The Taliban warned on Monday that Afghans who worked as translators for foreign forces in the past should show "remorse" in order to stay safe in the country as U.S. and NATO forces maintain their withdrawal campaign.
U.S. President Joe Biden set Sept. 11 as the deadline to end Washington's 20-year military involvement in the war-torn nation. Many interpreters have already left the country on their own while several have been relocated by their former employers, for fear that after the withdrawal they will be more vulnerable to revenge attacks from the insurgents.
"They shall not be in any danger on our part," the Taliban said in a statement. "The Islamic Emirate would like to inform all the above people that they should show remorse for their past actions and must not engage in such activities in the future that amount to treason against Islam and the country."
These Afghans were viewed as foes previously when they worked with foreign forces, they said. "But when they abandon enemy ranks and opt to live as ordinary Afghans in their homeland, they will not face any issues (and) hence they should not remain fearful."
Over the past two decades, dozens of Afghan translators have been killed and tortured in targeted assaults by the Taliban. In recent weeks, many of these Afghans have staged demonstrations in Kabul, demanding that the foreign forces and embassies that they worked with should relocate them outside of Afghanistan.
"They are tracking us," Omid Mahmoodi, an interpreter who worked with U.S. forces between 2018 and 2020, told Agence France-Presse (AFP) last week.
"The Taliban will not pardon us. They will kill us and they will behead us." Another interpreter Omar, who worked with the U.S. embassy for about 10 years, feared that without leaving the country he would not evade the Taliban for long.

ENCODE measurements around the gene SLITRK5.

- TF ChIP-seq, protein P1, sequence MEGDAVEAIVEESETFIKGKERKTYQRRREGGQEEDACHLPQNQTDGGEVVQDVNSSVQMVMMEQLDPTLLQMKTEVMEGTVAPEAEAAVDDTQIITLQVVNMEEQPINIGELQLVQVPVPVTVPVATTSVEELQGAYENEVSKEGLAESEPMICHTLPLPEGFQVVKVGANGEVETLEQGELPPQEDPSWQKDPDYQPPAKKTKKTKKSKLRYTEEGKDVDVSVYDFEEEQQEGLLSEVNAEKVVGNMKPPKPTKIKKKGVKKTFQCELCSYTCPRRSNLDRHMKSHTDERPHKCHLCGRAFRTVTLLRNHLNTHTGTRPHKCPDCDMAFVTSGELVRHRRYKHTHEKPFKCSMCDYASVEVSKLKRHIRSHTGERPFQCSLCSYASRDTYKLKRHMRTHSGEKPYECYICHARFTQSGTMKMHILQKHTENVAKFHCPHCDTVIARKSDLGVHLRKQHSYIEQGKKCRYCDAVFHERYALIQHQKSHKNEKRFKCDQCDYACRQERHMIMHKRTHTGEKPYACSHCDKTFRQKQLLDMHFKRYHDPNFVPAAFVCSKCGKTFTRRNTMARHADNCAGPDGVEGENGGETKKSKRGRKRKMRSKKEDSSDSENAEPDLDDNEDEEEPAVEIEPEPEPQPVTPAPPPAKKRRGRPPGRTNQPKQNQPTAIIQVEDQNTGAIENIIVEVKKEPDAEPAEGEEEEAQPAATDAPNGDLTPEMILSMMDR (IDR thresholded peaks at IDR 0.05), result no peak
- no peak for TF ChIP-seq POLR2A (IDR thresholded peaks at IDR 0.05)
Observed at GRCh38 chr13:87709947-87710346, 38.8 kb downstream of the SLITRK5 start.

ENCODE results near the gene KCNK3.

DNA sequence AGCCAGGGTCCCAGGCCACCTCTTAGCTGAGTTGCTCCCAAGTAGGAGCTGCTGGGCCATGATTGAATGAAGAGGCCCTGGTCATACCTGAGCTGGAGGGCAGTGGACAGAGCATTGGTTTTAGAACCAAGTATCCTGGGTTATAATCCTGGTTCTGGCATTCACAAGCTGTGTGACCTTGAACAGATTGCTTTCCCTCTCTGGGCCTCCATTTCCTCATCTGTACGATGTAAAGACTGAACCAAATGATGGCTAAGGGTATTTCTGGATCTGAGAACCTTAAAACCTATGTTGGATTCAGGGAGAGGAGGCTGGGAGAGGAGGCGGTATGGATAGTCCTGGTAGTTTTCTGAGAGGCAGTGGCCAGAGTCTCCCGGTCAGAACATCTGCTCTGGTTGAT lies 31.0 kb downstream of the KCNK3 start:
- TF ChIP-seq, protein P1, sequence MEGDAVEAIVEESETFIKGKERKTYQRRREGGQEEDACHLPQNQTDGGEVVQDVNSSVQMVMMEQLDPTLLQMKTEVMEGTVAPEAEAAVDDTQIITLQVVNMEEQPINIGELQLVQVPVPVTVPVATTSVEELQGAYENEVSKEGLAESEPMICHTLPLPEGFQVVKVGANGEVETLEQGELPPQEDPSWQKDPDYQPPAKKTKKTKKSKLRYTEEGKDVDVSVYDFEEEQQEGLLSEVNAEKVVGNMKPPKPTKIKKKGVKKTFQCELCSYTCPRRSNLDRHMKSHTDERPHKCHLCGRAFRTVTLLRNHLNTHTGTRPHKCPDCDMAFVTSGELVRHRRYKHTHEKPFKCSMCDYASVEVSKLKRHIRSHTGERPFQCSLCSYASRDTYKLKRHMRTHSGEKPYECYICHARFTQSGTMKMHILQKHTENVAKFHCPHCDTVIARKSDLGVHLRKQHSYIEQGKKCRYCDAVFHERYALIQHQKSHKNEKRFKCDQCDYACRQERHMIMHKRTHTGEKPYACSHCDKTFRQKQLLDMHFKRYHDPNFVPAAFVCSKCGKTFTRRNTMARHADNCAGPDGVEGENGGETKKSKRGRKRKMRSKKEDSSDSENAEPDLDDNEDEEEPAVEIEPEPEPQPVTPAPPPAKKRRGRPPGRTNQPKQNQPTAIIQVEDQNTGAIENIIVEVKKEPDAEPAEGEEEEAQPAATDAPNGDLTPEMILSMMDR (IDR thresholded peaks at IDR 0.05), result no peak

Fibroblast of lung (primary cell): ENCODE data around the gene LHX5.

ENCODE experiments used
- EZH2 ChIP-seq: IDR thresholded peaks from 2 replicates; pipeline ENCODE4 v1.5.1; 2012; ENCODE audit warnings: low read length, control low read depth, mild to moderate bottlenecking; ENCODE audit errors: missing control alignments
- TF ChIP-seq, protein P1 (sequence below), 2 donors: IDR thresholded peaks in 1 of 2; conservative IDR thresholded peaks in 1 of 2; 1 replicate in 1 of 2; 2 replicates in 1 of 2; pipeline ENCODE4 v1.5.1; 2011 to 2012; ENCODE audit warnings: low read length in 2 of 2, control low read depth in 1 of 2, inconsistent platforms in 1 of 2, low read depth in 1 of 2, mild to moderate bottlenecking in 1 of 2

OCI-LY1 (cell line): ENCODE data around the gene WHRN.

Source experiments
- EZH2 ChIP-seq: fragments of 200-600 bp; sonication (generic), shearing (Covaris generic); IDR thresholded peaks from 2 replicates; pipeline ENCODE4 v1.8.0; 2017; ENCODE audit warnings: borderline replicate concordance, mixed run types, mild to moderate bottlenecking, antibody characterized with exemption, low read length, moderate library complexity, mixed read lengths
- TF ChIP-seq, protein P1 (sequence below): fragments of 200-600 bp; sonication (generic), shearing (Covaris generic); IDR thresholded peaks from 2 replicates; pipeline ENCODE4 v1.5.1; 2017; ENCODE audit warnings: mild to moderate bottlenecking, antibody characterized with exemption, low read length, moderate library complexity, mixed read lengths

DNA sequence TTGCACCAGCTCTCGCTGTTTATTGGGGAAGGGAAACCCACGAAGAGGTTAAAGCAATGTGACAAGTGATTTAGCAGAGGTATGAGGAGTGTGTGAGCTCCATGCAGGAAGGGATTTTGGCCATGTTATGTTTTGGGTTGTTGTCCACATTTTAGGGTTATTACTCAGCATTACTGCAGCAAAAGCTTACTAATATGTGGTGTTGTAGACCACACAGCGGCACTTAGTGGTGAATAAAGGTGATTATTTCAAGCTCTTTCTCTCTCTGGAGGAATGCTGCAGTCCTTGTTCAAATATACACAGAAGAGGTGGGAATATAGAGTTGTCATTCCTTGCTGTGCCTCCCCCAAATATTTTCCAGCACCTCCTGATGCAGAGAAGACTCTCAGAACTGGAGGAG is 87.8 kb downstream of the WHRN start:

"I regret working for the US. It was the biggest mistake of my life," said Omar, who asked AFP not to use his full name. "My own uncle and cousins call me an agent of America."
Many countries – including the United States, Germany and Britain – have programs to resettle their local staff. The applications of around 18,000 Afghans seeking a special immigration visa are currently pending at the U.S. Embassy in Kabul, according to embassy data. According to No One Left Behind, a U.S. nongovernmental organization, around 300 people who worked as local staff for the U.S. military or their family members have been killed since 2016. Thousands of others have already been resettled to the countries they have worked with.
Twitter users who support the Taliban also routinely express ideas about how the local staff should be dealt with after the troops have withdrawn. Many of those are not in line with Monday's statement. Last week the Taliban also tried to calm foreign embassies after the Australian mission shut down in Kabul. The insurgents said they would provide a "safe environment" for these missions to work even after foreign forces leave the country, as the Deutsche Presse-Agentur (dpa) reported.